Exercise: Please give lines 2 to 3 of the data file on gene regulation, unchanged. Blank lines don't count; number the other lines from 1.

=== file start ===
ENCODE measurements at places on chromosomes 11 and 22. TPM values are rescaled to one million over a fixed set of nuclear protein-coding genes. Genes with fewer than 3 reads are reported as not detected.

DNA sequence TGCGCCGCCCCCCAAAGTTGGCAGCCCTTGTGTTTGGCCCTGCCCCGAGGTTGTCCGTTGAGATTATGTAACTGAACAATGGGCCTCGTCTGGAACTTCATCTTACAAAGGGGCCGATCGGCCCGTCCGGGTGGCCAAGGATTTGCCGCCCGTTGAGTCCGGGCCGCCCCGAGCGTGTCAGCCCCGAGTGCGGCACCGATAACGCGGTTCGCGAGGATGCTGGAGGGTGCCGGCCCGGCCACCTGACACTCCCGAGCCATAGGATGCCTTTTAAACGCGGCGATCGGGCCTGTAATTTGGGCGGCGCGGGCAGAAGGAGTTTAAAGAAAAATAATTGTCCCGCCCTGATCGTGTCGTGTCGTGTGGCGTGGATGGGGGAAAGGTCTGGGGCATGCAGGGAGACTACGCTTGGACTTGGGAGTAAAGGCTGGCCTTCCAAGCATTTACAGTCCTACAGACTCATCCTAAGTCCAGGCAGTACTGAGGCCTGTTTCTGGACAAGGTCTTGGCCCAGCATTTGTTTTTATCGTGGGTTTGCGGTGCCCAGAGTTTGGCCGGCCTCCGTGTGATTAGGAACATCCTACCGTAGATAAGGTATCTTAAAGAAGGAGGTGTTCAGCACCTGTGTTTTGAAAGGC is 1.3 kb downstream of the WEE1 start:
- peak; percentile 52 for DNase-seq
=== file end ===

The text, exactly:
DNA sequence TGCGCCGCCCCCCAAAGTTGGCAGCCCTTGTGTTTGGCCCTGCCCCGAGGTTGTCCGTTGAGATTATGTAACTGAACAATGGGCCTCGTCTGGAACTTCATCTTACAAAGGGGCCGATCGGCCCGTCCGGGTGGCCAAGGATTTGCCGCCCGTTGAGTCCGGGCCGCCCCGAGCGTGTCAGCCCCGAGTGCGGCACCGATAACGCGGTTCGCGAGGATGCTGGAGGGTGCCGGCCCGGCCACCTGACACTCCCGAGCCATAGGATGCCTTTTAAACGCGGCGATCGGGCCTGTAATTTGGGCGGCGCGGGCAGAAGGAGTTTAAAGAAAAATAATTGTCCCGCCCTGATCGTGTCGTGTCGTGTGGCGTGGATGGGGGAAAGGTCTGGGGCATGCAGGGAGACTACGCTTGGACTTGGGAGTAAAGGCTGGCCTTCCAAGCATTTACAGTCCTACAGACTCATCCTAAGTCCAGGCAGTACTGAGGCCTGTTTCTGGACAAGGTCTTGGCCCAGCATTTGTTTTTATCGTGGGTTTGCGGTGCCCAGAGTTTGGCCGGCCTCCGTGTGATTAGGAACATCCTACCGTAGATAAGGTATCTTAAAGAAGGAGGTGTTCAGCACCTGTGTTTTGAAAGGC is 1.3 kb downstream of the WEE1 start:
- peak; percentile 52 for DNase-seq